Delmarva: Priest Charged in Sex-abuse Cases Defrocked

By Esteban Parra
The News Journal

August 8, 2008

A Catholic priest who has been the subject of eight sex-abuse lawsuits has been defrocked, the Catholic Diocese of Wilmington announced Thursday.

A Catholic priest who has been the subject of eight sex-abuse lawsuits has been defrocked, the Catholic Diocese of Wilmington announced Thursday.

"The bishop's request was made shortly after DeLuca was arrested on charges of misdemeanor sexual abuse in Syracuse, N.Y., in October 2006," diocesan spokesman Bob Krebs said. "The decision to laicize Mr. DeLuca was made at the recommendation of the Congregation for the Doctrine of the Faith in Rome and issued by the Holy Father, Pope Benedict XVI."

The decision was effective the moment the pope issued the decree and it cannot be appealed.

In 2006, the diocese named 20 diocesan priests against whom the church had received credible allegations of sexual abuse of minors. The diocese asked the pope to remove the living priests from the priesthood.

Half of the named priests were dead.

On Thursday, Krebs said he did not know the status of the other priests.

Notification of the pope's decision was given personally to DeLuca within the last two weeks by a representative of the Wilmington diocese.

David Clohessy, national director of the Survivors Network of those Abused by Priests, or SNAP, said he hoped DeLuca's laicization would help heal his victims. But Clohessy also said the action should have been taken sooner.

"This is very, very little, very, very late," Clohessy said. "The time to have taken action against this dangerous predator was years and years ago when church officials knew he was a child molester."

Clohessy also said the act does not absolve diocesan officials of the obligation to warn and protect others from him.

Defrocking a dangerous predator, Clohessy said, can provide some temporary relief to his victims. But it can also give the false illusion that kids are protected and bishops are off the hook.

Wilmington attorney Thomas S. Neuberger, who has represented the eight men who sued DeLuca, said he was sure the victims were glad Pope Benedict XVI "took a more progressive position" in defrocking the former priest.

Neuberger does not believe DeLuca's dismissal will do anything for his pending cases, and added that it could even be seen as a strategy.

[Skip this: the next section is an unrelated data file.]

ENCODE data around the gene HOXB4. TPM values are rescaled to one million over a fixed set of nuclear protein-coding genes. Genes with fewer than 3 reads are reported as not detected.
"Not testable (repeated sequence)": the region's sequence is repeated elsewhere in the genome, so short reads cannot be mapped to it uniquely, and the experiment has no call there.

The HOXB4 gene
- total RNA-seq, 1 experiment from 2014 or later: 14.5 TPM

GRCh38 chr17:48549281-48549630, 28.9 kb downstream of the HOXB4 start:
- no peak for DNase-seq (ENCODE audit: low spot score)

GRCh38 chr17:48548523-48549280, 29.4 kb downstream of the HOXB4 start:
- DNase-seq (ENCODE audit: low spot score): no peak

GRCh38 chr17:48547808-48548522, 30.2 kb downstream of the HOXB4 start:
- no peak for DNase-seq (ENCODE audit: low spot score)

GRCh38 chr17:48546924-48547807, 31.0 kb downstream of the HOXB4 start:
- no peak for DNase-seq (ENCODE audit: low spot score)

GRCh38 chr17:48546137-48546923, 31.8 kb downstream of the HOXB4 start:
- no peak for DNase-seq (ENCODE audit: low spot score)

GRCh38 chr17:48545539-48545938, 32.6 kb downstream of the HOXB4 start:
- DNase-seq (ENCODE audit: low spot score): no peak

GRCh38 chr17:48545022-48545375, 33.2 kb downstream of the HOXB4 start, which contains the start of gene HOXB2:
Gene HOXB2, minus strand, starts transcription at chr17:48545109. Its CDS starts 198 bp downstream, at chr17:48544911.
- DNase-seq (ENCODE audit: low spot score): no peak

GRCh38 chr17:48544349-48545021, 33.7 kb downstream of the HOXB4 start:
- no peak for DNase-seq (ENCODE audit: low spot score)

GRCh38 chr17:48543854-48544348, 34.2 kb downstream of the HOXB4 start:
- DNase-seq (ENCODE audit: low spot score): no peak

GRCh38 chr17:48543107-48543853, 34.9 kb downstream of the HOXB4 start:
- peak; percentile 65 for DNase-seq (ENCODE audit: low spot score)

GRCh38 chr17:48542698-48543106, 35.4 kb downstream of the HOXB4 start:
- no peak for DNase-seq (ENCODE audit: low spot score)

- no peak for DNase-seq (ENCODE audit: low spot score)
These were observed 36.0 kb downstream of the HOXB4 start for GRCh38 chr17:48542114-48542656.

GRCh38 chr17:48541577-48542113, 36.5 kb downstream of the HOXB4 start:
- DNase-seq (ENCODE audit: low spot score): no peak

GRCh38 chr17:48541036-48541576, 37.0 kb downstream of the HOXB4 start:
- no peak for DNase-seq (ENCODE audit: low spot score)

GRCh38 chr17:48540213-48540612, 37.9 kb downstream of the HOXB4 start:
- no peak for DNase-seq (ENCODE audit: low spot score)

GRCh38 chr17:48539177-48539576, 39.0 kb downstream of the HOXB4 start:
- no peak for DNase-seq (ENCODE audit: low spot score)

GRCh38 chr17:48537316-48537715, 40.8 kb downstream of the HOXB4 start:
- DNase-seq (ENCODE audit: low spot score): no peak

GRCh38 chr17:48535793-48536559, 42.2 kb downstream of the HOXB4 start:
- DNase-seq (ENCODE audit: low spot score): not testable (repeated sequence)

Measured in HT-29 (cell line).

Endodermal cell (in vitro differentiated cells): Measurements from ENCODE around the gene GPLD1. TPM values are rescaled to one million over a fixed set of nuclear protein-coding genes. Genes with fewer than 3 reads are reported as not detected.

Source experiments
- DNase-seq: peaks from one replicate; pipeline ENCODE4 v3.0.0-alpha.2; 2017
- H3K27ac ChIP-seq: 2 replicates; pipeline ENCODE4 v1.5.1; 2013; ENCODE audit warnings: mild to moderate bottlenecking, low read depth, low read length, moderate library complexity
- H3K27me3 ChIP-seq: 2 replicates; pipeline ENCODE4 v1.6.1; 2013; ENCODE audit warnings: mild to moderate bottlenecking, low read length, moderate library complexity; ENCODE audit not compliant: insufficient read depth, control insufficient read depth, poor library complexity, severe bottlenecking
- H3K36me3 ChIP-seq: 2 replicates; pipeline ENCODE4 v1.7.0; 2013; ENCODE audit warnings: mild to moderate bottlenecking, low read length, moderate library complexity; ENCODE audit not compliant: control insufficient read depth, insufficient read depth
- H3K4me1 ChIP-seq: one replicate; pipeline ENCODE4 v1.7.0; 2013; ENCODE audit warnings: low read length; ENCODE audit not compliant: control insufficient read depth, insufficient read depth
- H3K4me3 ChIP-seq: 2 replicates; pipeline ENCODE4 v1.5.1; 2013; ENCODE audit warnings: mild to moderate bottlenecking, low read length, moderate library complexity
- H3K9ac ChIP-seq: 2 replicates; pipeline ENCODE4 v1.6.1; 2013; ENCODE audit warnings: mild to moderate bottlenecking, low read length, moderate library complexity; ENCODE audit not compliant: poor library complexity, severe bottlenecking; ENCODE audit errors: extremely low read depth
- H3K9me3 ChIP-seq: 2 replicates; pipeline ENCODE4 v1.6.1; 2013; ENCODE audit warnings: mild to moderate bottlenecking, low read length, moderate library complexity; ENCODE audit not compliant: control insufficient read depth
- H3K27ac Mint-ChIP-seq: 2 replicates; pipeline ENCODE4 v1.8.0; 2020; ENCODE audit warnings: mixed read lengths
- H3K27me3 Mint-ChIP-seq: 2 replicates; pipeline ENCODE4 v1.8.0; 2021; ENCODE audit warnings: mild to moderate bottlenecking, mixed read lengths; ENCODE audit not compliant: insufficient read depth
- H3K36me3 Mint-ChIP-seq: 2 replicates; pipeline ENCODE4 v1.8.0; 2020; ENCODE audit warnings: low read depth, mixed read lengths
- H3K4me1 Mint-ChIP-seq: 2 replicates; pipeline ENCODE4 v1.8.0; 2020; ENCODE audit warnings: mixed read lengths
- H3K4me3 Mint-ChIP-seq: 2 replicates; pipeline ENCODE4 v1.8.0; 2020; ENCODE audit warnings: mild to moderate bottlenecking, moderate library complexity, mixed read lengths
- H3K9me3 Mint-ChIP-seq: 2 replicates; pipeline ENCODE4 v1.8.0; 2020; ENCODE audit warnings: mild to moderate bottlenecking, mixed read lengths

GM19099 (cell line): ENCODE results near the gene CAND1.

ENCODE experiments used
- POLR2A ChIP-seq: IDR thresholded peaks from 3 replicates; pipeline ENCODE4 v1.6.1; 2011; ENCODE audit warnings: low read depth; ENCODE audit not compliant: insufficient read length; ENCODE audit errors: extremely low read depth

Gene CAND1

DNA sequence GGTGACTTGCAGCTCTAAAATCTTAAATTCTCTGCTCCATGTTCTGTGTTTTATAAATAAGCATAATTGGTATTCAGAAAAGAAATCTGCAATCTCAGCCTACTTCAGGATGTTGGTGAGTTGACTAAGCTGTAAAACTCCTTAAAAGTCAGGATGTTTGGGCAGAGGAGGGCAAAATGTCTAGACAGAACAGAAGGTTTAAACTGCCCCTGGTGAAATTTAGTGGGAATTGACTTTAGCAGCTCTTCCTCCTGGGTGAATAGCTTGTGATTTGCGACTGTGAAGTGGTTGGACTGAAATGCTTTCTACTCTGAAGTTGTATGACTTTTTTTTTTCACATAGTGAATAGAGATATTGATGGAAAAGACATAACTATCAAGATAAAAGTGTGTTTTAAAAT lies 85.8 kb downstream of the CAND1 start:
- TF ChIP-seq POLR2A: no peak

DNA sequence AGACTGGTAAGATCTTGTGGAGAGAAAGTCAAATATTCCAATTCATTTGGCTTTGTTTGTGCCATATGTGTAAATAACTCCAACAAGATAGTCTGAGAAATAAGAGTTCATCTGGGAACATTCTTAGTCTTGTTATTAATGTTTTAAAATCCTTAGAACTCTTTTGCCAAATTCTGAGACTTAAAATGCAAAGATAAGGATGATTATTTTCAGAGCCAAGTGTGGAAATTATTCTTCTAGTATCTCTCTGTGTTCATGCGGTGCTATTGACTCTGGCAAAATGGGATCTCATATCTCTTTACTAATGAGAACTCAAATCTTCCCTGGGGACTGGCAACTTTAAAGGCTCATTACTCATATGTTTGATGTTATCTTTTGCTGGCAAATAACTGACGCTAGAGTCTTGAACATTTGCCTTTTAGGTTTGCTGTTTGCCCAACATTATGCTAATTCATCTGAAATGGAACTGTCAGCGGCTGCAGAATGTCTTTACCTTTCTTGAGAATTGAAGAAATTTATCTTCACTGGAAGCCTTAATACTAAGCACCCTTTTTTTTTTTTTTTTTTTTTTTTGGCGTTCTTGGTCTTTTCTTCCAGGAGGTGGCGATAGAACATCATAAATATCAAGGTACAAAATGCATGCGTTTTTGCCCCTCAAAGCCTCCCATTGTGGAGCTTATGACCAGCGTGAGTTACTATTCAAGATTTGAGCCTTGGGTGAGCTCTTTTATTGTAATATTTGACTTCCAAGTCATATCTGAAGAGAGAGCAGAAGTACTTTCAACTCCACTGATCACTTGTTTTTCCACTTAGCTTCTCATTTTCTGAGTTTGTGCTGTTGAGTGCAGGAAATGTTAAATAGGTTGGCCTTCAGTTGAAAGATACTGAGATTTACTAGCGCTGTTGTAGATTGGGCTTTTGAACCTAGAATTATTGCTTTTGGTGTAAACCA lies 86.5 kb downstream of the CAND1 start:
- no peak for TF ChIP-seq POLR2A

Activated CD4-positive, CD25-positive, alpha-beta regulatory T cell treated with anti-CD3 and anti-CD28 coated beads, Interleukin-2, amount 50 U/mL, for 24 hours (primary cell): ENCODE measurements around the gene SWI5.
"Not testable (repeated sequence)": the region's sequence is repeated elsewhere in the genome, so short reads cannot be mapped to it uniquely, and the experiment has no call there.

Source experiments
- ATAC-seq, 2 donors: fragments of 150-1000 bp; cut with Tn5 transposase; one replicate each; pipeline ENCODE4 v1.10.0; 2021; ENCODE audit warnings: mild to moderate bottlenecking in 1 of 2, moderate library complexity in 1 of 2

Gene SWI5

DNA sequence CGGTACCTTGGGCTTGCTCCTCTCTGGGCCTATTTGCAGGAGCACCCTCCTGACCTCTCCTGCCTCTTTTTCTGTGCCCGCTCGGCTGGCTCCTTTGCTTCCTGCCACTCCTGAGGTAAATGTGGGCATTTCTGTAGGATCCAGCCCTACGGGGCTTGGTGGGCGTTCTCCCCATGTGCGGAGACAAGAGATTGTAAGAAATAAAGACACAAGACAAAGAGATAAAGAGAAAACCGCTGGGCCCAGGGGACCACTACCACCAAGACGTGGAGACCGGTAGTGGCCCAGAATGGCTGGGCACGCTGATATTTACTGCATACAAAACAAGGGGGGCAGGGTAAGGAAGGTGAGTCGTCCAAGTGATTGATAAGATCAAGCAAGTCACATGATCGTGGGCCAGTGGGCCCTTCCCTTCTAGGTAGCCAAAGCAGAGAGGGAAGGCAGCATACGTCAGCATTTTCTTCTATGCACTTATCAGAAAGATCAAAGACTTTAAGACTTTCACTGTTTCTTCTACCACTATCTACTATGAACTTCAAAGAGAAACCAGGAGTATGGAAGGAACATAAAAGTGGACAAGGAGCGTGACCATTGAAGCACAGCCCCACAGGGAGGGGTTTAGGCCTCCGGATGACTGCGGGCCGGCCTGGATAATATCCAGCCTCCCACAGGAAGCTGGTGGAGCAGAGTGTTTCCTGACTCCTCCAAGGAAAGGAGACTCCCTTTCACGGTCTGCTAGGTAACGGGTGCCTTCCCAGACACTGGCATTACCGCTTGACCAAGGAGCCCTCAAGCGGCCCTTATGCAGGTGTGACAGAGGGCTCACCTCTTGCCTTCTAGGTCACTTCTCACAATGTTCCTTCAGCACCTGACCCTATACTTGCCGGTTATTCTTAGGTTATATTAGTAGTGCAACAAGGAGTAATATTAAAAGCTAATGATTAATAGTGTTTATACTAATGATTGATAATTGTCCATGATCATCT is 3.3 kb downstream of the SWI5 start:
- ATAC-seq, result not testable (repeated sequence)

"For the victims it may be a little bit of silence and it may be a little bit of protection for future victims up in Syracuse," Neuberger said.

"But as far as the effect on the court cases, I think it should be inadmissable evidence because it's just part of a cover-up designed to belatedly -- 46 years later -- make a jury believe that they actually cared."

Diocese attorney Anthony G. Flynn said he did not think this would have an impact on the pending cases.

DeLuca has been named in half of the 16 sex-abuse lawsuits filed in Delaware since last year.

Robert Quill of Marathon, Fla., was the first to file suit against DeLuca after Delaware adopted the 2007 Child Victim's Act, which eliminated the civil statute of limitations in cases of child sexual abuse and opened a two-year window during which previously time-barred cases could be filed. Quill's suit was settled for an undisclosed amount earlier this year.

DeLuca, 78, ministered in the Wilmington diocese for more than three decades, retiring to Syracuse in 1993 when allegations of child sexual abuse were raised against him again. He was arrested in 2006, pleaded guilty to abusing a teenage relative in Syracuse over several years, and was sentenced to 60 days in jail.

Krebs said DeLuca was removed from ministry in 1993 and could not present himself as a priest or engage in any priestly ministry. The latest action means he is no longer a priest and can not present himself as Father DeLuca.

This is not excommunication, which is a religious censure suspending membership in a religious community.


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